SEED and Statistics
I often receive bemused looks when my SEED friends hear about my quantitative research and vice versa. Numbers are numbers and SEED is SEED, right? Here is a 2014 version of what the link looks like in a ridiculous sleight of hand.
This bar graph from the Economist seems to show that the Asia-Pacific region of the world has largest share of slave economy in the world. Oh. Wait. That's because the Economist split "Developed economies and the EU" and "Central and South-Eastern Europe." Nice try, Economist. Not. Slavery remains a $60 billion industry in primarily White countries.
According to social justice educator Victor Lewis, "You know, I walk in a world where Black people, where Latinos, where Asians, where Arabs ... all these different people are experienced as ‘problem people’ and that, ‘Well, we're going to deal with the Person of Color's problem,’ when, in fact, racism is essentially a White problem. And that, for you to understand, what racism is about, you're going to be so uncomfortable. You're going to be so different from who you see yourself to be now that, you know -- there's just no way for you to get it from where you're sitting." While, statistically speaking, I don’t believe that modern slavery is 100% a White problem, it remains disproportionately cast as Asian brothels, Latin American drug mules, and African child soldiers. Statistics (when correctly presented) can tell a different and fuller story.
SEED challenges us to think critically both personally about our own stories and the stories we’ve heard and then to frame these stories as part of wider systemic dynamics. What are our own experiences with modern day slavery? What have we been told? How do the stories we tell and the stories we’ve been told shape how we see and interact with others? When the only stories I know about slavery are about People of Color in slavery, then I see slavery as a People of Color problem. When I see statistics telling the more complete story of global slavery, my paradigm shifts. I see slavery differently. I see People of Color differently. I see Europeans and White people differently.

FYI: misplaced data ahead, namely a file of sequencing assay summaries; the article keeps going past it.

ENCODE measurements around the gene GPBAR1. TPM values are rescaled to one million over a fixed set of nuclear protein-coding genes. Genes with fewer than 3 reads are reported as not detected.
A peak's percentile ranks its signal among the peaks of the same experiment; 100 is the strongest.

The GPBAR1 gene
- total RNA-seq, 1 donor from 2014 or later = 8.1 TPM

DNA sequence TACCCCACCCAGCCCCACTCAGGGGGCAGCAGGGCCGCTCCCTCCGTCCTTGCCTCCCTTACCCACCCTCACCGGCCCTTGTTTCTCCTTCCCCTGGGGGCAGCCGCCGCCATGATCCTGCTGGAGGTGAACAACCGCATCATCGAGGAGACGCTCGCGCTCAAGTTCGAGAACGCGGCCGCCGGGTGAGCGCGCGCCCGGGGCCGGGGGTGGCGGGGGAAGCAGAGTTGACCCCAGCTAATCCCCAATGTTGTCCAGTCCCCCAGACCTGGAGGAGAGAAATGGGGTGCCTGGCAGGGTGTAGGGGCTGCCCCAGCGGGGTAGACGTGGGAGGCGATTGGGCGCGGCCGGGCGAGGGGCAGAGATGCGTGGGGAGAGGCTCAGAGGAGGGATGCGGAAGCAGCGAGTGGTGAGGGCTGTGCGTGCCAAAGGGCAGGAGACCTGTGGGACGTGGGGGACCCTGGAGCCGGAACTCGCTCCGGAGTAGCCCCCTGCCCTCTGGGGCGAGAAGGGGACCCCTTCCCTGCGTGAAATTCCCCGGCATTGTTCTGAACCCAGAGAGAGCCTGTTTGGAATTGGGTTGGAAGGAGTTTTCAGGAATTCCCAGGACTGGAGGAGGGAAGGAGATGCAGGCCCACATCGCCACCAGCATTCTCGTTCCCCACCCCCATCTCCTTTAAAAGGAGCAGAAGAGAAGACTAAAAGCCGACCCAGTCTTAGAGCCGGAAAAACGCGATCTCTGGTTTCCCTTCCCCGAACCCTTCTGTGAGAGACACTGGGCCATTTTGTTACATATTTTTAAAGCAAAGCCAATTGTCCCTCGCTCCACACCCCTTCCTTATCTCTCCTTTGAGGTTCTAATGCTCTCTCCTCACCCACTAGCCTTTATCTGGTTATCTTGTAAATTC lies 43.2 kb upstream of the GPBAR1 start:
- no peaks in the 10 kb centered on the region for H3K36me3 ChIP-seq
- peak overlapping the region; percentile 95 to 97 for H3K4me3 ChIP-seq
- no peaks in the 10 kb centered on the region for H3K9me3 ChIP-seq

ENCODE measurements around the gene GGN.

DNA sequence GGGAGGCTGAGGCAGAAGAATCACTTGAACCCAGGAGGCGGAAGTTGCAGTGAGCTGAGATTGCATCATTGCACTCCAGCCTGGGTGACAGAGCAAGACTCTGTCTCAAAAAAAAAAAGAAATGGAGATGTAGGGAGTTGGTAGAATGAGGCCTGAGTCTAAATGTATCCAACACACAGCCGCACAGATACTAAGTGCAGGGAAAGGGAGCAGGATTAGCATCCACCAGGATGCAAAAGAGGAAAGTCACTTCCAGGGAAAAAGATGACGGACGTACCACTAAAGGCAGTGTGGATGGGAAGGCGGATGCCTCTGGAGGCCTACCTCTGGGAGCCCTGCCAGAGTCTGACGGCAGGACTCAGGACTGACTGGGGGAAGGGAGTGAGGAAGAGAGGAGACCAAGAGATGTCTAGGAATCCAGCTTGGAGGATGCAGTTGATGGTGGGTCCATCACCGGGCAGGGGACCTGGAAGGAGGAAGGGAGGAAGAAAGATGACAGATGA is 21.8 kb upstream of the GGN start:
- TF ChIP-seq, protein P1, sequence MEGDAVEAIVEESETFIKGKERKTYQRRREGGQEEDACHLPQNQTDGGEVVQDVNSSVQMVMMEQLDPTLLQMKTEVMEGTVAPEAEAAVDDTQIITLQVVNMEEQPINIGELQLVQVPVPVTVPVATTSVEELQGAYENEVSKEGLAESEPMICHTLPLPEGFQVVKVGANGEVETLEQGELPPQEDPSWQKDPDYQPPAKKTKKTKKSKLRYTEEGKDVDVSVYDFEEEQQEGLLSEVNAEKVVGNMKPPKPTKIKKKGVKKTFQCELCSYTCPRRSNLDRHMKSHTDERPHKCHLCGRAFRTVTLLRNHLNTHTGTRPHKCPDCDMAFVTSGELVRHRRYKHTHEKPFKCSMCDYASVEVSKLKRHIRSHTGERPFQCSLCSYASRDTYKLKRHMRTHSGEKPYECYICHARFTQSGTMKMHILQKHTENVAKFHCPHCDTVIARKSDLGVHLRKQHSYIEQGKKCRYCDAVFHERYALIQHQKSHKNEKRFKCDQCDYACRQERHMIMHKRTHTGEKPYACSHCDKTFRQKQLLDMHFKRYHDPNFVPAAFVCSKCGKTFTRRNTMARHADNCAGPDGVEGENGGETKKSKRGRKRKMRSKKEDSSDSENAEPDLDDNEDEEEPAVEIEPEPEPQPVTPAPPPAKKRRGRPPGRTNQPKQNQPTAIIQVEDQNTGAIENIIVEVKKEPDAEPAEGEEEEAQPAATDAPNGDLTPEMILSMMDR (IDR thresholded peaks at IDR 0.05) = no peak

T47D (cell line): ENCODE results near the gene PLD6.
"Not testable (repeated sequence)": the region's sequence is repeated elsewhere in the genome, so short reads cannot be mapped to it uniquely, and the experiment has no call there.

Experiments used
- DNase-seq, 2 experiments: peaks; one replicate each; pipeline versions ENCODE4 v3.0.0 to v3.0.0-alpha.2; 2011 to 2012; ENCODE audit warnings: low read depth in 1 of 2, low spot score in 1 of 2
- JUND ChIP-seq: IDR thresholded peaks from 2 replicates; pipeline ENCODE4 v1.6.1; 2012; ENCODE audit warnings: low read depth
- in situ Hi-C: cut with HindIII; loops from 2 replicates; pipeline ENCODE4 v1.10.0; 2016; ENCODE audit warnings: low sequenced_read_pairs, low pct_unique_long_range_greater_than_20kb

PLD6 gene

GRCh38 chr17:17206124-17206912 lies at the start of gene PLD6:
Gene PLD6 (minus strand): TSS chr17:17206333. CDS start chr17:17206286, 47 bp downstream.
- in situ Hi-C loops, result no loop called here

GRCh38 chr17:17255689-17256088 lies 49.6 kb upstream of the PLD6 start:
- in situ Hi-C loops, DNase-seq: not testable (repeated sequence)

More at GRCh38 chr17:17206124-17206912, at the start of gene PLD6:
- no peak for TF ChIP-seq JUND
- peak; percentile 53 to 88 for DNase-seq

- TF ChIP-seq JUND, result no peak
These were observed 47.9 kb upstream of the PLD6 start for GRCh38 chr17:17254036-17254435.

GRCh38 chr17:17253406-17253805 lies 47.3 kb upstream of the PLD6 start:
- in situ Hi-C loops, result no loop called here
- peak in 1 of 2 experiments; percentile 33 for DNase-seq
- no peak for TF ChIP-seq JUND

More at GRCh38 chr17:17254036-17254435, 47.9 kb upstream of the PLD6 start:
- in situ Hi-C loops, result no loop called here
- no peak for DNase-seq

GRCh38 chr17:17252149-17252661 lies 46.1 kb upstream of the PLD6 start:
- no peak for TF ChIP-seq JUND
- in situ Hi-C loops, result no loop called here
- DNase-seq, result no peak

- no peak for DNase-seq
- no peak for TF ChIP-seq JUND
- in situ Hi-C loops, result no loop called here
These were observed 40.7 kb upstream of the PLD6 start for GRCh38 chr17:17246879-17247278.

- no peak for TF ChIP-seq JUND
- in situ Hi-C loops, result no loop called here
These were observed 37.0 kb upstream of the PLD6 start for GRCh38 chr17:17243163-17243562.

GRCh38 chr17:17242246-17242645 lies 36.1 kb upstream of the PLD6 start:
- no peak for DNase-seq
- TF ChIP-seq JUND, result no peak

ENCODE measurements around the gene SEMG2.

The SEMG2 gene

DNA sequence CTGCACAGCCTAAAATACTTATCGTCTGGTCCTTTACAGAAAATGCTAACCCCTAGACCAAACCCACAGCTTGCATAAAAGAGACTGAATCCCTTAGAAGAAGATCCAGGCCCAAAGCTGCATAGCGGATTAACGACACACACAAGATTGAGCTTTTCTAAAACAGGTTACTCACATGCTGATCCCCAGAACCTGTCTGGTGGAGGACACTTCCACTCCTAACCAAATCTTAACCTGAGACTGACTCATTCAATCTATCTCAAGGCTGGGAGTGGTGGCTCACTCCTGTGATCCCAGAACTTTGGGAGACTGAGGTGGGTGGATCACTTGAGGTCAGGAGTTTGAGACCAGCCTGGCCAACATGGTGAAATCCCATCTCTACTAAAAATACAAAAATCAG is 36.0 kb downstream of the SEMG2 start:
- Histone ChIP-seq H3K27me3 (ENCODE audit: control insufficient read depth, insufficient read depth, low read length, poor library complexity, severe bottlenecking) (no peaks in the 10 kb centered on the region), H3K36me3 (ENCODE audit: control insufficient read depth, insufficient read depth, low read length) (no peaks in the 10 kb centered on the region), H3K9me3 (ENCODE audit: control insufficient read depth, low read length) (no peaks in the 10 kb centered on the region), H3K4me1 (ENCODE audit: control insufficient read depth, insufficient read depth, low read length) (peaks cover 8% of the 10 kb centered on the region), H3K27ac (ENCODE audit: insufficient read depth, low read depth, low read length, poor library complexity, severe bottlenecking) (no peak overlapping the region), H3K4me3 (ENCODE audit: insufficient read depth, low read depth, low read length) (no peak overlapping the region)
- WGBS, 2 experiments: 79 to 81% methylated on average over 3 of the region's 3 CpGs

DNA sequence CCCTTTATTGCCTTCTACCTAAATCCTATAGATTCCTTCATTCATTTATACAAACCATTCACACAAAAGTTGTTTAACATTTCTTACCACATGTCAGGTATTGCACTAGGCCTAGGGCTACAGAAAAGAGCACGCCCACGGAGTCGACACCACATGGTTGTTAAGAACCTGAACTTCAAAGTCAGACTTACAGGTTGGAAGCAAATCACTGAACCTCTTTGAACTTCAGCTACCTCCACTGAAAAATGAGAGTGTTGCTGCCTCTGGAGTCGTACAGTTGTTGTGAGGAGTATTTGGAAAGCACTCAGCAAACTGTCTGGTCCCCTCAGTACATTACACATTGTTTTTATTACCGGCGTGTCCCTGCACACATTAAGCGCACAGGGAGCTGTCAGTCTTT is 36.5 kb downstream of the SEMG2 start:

This August, I was driving up the Pacific coast when the protests in Ferguson broke out. National media attention focused on the “problem” of racial tensions in St. Louis. Where I was, however, I saw town after town of predominantly if not exclusively White residents with scores of homeless individuals, many of whom were clearly under the influence of drugs and alcohol. Where was the news coverage of this problem? Of this unseen, underreported bias? As we move forward in creating the change that we want to be and see, let’s remember to ask ourselves the hard questions. What am I seeing? What am I not seeing? How can we become more open to the many stories that aren’t reported or that are misreported? When we make room for all the stories, that’s when we’ll begin to see the change.